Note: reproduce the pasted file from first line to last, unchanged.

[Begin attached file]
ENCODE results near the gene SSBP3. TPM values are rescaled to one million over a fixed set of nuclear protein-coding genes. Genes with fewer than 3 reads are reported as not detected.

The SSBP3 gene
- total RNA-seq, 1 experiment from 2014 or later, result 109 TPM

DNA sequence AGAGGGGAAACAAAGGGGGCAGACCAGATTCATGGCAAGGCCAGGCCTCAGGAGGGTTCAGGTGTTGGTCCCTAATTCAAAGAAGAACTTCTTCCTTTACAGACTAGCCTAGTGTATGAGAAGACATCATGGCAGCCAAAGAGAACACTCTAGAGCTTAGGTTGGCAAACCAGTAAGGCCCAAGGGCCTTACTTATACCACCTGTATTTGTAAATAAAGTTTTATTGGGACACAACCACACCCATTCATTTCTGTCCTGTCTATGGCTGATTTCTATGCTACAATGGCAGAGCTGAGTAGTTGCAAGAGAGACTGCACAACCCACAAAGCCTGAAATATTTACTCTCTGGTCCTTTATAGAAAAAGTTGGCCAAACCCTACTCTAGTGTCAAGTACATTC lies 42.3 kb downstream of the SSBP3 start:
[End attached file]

ENCODE results near the gene SSBP3. TPM values are rescaled to one million over a fixed set of nuclear protein-coding genes. Genes with fewer than 3 reads are reported as not detected.

The SSBP3 gene
- total RNA-seq, 1 experiment from 2014 or later, result 109 TPM

DNA sequence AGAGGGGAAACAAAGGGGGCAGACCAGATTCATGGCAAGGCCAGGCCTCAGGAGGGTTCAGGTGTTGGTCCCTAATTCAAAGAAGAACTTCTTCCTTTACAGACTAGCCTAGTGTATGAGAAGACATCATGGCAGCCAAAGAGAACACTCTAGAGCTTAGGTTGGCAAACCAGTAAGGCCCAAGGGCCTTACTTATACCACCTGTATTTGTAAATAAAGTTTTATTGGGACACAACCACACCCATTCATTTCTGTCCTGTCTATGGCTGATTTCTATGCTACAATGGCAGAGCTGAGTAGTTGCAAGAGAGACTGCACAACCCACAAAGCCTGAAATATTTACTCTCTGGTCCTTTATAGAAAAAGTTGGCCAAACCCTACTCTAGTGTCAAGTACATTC lies 42.3 kb downstream of the SSBP3 start: